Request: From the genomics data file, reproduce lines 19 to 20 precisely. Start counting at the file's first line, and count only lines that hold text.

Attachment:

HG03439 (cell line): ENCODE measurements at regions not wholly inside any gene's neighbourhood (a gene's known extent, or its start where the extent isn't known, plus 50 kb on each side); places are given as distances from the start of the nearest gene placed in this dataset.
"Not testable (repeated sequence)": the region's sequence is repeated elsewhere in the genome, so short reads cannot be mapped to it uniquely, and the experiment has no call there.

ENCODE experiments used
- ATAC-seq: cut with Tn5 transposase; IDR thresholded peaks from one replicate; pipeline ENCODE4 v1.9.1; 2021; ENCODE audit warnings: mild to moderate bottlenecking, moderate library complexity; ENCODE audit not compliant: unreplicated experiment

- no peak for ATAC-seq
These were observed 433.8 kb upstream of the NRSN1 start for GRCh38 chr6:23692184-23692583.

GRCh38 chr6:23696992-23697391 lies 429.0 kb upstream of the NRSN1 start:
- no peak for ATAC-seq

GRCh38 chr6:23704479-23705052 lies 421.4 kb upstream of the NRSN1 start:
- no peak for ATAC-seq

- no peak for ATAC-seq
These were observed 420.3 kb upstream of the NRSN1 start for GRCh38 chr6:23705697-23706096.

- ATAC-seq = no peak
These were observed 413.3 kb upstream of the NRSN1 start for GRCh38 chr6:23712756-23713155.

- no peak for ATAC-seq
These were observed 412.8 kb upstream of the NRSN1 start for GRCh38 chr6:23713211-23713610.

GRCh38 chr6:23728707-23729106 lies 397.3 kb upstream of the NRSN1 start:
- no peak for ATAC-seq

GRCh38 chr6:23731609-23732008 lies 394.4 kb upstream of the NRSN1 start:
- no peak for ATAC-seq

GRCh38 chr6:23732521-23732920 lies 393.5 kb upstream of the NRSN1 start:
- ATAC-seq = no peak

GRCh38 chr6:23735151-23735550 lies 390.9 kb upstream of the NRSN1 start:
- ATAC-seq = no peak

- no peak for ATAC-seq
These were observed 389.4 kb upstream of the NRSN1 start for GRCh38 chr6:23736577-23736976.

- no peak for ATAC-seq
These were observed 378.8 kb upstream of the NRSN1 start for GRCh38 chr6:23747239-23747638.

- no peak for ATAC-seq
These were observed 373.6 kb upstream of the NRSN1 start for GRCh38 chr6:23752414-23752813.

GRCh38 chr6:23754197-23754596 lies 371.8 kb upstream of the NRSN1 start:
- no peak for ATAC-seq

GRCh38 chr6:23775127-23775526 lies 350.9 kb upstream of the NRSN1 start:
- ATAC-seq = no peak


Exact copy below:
GRCh38 chr6:23731609-23732008 lies 394.4 kb upstream of the NRSN1 start:
- no peak for ATAC-seq